Yarrow has many names, including Nosebleed, Milfoil, Thousand-leaf, Soldier’s Woundwort, Devil’s Nettle, Devil’s Plaything, Bad Man’s Plaything, and Yarroway. The name yarrow is Anglo-Saxon.
From Trojan War to American Civil War
The sixteenth-century British herbalist John Gerard states that Achilles stopped the bleeding wounds of his soldiers with yarrow in the Trojan War some 3,000 years ago. [Gerard’s Herball.] Thus, historically it was called herba militaris, or the military herb. In fact, the herb was found on the battlefields right up to the American Civil War.
Yarrow’s broad use
Yarrow enjoyed widespread use. The Native American Utes applied yarrow to injuries and sores. At least 46 American Indian tribes used yarrow. The first century Greek physician Pedanius Dioscorides used yarrow on ulcers to prevent inflammation. John Gerard recommended yarrow to relieve “swelling of those secret parts.” An English shopkeeper used yarrow with brandy and gunpowder, plus comfrey, for back pain. Yarrow appears in the U.S. pharmacopoeia from 1836 to 1882. In 1982, it still appeared in most European pharmacopoeias.
Long history of healing
For centuries, yarrow has been used for healing wounds. And in the 1950s, an alkaloid from the plant was found to help make the blood clot faster. Its anti-inflammatory and anti-spasmodic property is azulene, the same volatile oil found in chamomile.
Probably because of its close association with bleeding, the early seventeenth-century herbalist Culpeper recommends yarrow for women’s complaints, including menstrual cramps. Interestingly, like many herbs, yarrow has the power to both stop and start nosebleeds. Its popular name “nosebleed” comes from its ability to stop nosebleeds; contrariwise, if you roll up the leaf and apply it inside the nostrils it will cause a nosebleed. According to folklore, it could be a positive sign if your nose bleeds.
It was used historically in witchcraft, hence its nicknames, Devil’s Nettle, Devil’s Plaything, and Bad Man’s Plaything. There was a spell where the leaf was inserted in the nose while the following lines were recited:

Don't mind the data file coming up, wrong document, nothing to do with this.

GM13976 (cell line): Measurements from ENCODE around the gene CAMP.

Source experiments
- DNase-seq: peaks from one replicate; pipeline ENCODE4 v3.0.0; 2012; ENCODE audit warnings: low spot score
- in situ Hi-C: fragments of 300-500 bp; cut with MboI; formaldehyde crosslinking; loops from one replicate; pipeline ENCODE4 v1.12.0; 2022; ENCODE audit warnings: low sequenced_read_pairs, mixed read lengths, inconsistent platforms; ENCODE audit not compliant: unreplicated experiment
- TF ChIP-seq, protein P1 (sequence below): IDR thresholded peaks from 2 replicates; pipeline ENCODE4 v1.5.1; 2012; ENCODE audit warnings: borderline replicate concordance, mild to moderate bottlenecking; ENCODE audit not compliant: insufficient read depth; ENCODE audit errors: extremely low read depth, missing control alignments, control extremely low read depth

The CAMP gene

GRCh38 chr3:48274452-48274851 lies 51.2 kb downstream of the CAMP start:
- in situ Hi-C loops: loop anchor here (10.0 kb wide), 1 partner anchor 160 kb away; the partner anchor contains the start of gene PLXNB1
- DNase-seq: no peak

Yarroway, yarroway, bear a white blow/
If my love loves me, my nose will bleed now.
Yarrow is very astringent, a tonic, a stimulant, and mildly aromatic. It is reputedly a wonderful preventative of baldness and should be in any shampoo that makes that boast. Oily hair also benefits from it in rinses. I include it in facial steams for normal to oily skin. It is fine in herb baths. It is a perfect ingredient for a cleanser, especially for oily skin or toner. Yarrow’s anti-inflammatory properties make it great for skin care. It is often used in cosmetics as a soothing agent. Yarrow has also been historically known as one of the best remedies for a fever.
Yarrow in Scandinavia
In Sweden, yarrow is called “Field Hop” and has been used to make beer. It is considered much more intoxicating than when hops are used. It is used in Norway for the cure of rheumatism, and the fresh leaves are chewed to cure a toothache.
Planting yarrow next to other herbs increases the essential oils of the surrounding plants.
Chemical constituents: flavonoids and salicylic acid; yarrow contains a volatile oil that contains achilleine, which is said to be identical with acontitic acid; acontitic acid is a white to yellowish crystalline solid that is soluble in water and alcohol; it can also be obtained from sugar cane; it is used as a wetting agent and as an antioxidant; yarrow also contains resin, tannin, gum, and earthy ash.
Caution: Taking yarrow internally can cause sensitivity to the sun.